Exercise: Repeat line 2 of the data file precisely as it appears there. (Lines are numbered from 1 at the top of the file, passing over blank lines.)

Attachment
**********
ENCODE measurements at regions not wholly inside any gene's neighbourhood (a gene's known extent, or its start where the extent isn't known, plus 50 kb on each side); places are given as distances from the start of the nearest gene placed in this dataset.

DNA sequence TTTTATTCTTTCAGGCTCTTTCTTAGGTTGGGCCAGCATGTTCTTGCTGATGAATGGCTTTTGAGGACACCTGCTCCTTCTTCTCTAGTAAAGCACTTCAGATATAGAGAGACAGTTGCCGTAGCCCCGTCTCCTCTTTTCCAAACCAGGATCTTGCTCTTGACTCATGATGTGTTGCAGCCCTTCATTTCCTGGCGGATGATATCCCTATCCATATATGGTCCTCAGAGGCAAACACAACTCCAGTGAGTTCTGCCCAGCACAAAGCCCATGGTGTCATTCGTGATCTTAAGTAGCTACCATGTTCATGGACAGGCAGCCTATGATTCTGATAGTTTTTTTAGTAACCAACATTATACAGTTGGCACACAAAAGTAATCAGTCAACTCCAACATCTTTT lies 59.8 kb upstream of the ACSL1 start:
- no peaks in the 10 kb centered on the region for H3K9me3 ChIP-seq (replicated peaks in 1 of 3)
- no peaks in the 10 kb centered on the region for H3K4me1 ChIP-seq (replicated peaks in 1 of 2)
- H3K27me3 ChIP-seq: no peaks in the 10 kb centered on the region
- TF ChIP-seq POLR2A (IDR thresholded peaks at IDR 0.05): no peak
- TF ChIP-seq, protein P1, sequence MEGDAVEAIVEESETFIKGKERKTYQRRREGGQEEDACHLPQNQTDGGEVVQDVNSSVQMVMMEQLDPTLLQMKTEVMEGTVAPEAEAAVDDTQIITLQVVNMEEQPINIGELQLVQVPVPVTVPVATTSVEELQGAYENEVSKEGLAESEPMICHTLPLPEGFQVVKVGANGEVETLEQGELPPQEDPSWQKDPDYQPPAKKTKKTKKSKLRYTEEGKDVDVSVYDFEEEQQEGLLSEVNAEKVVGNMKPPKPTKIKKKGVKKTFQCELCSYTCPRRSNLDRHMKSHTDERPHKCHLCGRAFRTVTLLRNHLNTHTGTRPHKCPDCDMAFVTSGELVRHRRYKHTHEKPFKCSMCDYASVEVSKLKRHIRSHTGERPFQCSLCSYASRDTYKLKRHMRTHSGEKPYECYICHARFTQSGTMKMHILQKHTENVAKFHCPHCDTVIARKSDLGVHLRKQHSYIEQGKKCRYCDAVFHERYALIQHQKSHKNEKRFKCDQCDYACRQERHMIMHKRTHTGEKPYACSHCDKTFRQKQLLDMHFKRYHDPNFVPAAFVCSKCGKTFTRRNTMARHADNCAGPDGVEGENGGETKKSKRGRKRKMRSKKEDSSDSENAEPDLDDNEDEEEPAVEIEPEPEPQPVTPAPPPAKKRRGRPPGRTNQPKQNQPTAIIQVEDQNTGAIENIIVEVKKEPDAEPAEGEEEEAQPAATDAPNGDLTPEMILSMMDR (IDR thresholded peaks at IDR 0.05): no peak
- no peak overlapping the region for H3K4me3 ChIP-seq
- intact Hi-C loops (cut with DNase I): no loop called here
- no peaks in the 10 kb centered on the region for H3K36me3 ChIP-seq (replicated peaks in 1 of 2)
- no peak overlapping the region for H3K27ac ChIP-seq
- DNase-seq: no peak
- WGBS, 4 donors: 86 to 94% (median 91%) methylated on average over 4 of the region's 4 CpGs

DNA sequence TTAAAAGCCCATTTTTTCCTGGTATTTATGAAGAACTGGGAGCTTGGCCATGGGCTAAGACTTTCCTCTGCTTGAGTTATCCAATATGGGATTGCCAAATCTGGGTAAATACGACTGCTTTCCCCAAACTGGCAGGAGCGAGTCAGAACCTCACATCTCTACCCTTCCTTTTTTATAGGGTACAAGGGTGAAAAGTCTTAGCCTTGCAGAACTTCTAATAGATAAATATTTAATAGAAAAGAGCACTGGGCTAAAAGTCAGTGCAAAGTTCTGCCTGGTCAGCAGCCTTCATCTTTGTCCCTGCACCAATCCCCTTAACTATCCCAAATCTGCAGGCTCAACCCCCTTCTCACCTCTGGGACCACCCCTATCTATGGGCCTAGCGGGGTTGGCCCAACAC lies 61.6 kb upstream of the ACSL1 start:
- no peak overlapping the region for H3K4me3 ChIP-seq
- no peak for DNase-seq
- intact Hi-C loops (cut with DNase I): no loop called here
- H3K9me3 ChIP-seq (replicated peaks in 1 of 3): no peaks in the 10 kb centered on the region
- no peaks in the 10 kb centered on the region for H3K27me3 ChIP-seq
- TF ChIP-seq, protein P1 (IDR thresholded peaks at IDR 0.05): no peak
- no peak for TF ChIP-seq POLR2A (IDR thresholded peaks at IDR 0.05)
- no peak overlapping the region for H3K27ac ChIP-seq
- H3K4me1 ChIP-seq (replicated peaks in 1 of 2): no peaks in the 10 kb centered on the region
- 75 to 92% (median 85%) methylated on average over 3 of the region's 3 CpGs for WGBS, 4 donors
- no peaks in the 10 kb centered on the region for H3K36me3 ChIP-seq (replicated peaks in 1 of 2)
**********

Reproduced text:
DNA sequence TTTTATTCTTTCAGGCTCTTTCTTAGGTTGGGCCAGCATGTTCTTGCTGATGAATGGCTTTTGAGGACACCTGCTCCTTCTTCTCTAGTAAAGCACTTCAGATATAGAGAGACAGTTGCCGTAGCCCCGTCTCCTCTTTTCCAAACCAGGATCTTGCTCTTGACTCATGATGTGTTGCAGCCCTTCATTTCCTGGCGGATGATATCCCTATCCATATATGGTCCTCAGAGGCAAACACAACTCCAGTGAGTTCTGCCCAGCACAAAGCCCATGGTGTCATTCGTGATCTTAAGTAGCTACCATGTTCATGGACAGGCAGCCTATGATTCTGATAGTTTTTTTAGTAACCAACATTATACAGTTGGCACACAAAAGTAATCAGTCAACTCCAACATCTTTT lies 59.8 kb upstream of the ACSL1 start: